The Elevator Pitch

The Elevator Pitch


“To do these things well, most lawyers must forget everything they ever learned in law school…” 
This is the advice that the award winning author, Bryan Garner, holder of three honorary degrees, gives on legal writing.


Garner is a lawyer, lexicographer, and teacher. Having written over 20 books, including a book he co-authored with Justice Antonin Scalia, Garner is considered one of the leading experts on legal writing of our time.

One of Garner’s central values is efficiency. In Garner’s book, The Winning Brief: 100 Tips for Persuasive Briefing in Trial and Appellate Courts, he discusses the perfect formula on writing legal briefs. (Legal briefs are short documents used as pre-trial summaries). He urges lawyers to stop muddying the waters for Judges. Identify the main issue for the judge and give the Judge a quick and clear reason as to why your argument is the only possible option.

“Within 90 seconds, the judge understands the basic question, the answer, and the reasons for that answer.”1Garner, Bryan A. “8 Frame the Deep Issues from the Outset so That You Meet the 90-second Test.” The Winning Brief: 100 Tips for Persuasive Briefing in Trial and Appellate Courts. New York: Oxford UP, 2004. 53-56. Print.

Bryan Garner remains a somewhat controversial figure. His writing advice goes against the grain of traditional legal writing. According to Garner 1% of professionally written briefs are actually successful.2Garner, Bryan A. “8 Frame the Deep Issues from the Outset so That You Meet the 90-second Test.” The Winning Brief: 100 Tips for Persuasive Briefing in Trial and Appellate Courts. New York: Oxford UP, 2004. 53-56. Print. He urges lawyers to use contractions, and to footnote evidence rather than interrupt the flow of a sentence with a cumbersome bibliography.

Bryan Garner’s advice has upset some legal voices who call for more conventional forms of legal writing. However, Garner hosts around 120 seminars on legal writing a year. Lawyers pay $200 for these seminars.3http://www.lawprose.org/training/public-seminars/ It is apparent that Bryan Garner’s instruction certainly holds up in court.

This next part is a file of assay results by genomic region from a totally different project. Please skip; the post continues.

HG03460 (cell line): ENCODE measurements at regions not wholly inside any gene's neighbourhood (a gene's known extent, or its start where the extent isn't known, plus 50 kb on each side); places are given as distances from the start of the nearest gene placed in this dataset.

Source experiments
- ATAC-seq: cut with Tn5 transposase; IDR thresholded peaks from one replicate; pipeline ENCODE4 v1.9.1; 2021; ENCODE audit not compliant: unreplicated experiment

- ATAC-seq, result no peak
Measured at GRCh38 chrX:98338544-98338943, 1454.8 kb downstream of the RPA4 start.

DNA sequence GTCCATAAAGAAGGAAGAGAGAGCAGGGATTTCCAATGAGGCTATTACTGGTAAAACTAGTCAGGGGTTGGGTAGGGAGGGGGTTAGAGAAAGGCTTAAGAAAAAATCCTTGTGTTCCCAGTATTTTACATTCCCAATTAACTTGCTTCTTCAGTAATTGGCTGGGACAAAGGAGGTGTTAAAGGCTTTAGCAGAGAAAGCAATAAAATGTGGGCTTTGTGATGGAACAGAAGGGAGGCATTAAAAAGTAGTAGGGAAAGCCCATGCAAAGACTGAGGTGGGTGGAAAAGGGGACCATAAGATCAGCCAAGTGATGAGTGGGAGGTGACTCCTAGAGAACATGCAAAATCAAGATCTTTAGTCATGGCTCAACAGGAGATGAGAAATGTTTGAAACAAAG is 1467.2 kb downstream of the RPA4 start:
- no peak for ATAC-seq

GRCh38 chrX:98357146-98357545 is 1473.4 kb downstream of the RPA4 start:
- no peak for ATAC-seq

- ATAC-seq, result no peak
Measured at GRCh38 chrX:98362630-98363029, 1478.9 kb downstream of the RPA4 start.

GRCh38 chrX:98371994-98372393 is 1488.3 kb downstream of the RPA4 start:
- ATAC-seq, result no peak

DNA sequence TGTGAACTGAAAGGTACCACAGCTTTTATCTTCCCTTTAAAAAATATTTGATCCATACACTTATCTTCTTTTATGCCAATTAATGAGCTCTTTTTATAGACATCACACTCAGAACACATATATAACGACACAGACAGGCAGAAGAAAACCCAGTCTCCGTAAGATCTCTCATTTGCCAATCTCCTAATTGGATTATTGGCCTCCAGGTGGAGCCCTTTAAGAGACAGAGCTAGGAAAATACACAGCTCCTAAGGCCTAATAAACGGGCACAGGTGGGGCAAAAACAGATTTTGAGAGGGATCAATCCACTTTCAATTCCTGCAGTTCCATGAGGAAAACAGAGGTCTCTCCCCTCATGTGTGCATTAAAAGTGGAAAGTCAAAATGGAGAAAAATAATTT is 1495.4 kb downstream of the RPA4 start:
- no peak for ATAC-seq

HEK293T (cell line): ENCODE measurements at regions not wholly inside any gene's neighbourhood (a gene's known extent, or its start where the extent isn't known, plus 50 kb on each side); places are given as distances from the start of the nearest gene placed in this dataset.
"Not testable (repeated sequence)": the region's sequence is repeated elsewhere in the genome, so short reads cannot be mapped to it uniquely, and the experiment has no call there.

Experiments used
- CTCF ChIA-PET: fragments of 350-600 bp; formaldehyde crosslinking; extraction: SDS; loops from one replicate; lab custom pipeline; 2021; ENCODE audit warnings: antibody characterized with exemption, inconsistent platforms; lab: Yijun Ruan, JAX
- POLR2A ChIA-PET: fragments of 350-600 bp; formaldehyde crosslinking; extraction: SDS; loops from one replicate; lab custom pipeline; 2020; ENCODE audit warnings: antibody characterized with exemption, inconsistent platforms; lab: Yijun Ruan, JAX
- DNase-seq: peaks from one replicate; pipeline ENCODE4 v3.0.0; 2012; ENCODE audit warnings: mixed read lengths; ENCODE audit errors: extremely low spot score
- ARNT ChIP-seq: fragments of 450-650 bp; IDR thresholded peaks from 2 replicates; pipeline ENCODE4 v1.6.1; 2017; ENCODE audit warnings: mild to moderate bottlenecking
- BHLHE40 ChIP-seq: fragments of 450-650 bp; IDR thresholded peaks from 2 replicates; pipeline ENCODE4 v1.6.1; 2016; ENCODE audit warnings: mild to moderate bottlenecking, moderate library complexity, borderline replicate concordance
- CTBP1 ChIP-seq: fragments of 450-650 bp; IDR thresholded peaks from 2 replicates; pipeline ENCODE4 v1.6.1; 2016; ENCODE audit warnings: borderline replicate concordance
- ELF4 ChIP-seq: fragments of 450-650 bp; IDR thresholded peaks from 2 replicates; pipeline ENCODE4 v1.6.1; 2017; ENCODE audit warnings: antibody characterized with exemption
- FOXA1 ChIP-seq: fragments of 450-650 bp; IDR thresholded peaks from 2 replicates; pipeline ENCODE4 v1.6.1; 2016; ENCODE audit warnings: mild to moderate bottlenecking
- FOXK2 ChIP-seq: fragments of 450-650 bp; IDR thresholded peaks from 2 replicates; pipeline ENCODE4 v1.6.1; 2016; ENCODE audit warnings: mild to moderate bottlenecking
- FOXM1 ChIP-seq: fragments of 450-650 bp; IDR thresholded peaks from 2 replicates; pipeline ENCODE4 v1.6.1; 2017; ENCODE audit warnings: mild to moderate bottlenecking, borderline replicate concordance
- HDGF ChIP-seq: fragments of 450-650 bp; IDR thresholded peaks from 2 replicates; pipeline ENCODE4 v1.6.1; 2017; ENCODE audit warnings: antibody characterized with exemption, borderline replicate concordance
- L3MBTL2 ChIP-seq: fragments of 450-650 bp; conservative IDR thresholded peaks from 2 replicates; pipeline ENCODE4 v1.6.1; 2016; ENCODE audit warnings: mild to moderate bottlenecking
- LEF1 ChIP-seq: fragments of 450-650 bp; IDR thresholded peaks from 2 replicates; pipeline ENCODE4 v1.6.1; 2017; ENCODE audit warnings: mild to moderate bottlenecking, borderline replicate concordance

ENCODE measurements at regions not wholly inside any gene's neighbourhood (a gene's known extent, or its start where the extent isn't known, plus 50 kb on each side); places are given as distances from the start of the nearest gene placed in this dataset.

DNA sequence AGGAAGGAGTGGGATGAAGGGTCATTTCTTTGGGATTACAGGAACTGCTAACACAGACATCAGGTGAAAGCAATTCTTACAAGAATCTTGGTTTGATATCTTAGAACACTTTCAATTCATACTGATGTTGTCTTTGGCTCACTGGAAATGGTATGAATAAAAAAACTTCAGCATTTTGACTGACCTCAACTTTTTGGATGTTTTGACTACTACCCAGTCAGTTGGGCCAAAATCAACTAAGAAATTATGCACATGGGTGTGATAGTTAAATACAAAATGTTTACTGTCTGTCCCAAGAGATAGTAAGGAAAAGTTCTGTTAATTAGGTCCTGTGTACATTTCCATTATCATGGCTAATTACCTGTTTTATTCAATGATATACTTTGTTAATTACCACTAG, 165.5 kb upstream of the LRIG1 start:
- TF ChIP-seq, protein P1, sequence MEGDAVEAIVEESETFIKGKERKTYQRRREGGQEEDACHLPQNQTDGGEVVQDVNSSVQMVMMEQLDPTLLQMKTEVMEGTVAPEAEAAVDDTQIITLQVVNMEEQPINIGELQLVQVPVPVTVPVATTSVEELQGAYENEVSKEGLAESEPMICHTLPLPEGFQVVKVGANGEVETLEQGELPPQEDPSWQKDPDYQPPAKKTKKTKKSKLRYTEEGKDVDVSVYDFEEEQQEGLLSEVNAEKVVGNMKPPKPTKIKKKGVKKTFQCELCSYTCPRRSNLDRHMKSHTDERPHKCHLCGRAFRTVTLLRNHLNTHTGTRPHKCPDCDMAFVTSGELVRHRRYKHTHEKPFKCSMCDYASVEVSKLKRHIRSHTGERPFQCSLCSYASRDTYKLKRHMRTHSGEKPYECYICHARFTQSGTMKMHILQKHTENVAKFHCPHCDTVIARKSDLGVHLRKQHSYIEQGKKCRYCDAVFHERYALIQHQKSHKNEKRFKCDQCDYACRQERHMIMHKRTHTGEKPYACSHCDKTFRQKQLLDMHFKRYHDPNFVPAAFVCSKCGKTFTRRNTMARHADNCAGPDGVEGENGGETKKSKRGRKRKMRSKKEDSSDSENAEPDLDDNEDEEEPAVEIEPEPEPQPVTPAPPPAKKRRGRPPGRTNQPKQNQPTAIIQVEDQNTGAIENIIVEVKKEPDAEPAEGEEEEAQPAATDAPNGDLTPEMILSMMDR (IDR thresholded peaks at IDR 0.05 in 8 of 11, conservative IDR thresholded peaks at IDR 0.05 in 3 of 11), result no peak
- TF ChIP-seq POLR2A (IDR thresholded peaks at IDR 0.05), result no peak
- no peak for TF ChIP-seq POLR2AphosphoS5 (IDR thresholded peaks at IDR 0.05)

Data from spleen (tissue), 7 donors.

“Forget the idea that you should begin everything with Whether … Forget making the issue as abstract as possible”4Garner, Bryan A. “8 Frame the Deep Issues from the Outset so That You Meet the 90-second Test.” The Winning Brief: 100 Tips for Persuasive Briefing in Trial and Appellate Courts. New York: Oxford UP, 2004. 53-56. Print.

Garner argues for a quick argument without taking up unnecessary amounts of time.

Garner’s teaching makes an interesting point about humans and their capacity for making decisions. Dr. Roozbeh Kiani, who works for the NYU Center for Neural Science,5http://www.medicaldaily.com/science-decision-making-5-surprising-ways-we-make-life-choices-337546 recently conducted an experiment that tested what factors affect people’s certainty during decision-making.

A discovery made during the experiment stated that prolonging the time it takes for someone to make a decision decreases the decision-maker’s confidence. Essentially the longer it takes to state your case without providing any relevant additional evidence to your argument doesn’t impress but actually decreases your chances in convincing your listener.6http://www.cell.com/neuron/abstract/S0896-6273(14)01096-4 Lawyers can make the Judge more uncertain by rambling on and on.

Garner has latched onto an important concept that can be applied to multiple vocations. In entrepreneurship one doesn’t have to focus on traditional models of success; the salesman shouldn’t feel forced to spout out the ins and outs of their product. One can pursue their own avenue of success and feel confident with a clear and concise sales pitch.
For a lawyer the best they can do is “Stand Up, Speak Up, and Shut Up,” and give a case that could be argued in the short period of time of an elevator ride, an elevator pitch.  

References   [ + ]

1, 2, 4. Garner, Bryan A. “8 Frame the Deep Issues from the Outset so That You Meet the 90-second Test.” The Winning Brief: 100 Tips for Persuasive Briefing in Trial and Appellate Courts. New York: Oxford UP, 2004. 53-56. Print.
3. http://www.lawprose.org/training/public-seminars/
5. http://www.medicaldaily.com/science-decision-making-5-surprising-ways-we-make-life-choices-337546
6. http://www.cell.com/neuron/abstract/S0896-6273(14)01096-4

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